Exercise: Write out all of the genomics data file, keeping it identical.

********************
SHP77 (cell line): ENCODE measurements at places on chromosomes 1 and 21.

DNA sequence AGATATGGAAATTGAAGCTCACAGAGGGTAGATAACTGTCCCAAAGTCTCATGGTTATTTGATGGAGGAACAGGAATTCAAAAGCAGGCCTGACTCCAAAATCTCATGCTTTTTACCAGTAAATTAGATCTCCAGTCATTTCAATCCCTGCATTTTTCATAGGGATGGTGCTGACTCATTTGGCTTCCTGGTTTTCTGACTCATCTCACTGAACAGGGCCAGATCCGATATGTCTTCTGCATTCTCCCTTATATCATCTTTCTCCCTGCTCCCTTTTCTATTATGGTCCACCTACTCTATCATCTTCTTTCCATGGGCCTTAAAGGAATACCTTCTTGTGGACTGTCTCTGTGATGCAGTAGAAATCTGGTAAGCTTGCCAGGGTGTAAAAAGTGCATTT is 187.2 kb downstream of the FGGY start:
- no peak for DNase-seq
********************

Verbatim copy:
SHP77 (cell line): ENCODE measurements at places on chromosomes 1 and 21.

DNA sequence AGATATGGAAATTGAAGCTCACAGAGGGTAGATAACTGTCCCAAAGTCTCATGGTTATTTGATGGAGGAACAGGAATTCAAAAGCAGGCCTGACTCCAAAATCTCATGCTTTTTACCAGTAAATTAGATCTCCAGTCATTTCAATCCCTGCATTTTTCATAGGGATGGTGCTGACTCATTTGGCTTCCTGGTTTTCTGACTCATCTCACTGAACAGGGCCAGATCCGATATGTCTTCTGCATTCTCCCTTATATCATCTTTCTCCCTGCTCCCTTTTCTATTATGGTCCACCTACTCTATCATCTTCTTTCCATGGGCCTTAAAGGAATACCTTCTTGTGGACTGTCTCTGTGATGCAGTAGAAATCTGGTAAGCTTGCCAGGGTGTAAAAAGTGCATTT is 187.2 kb downstream of the FGGY start:
- no peak for DNase-seq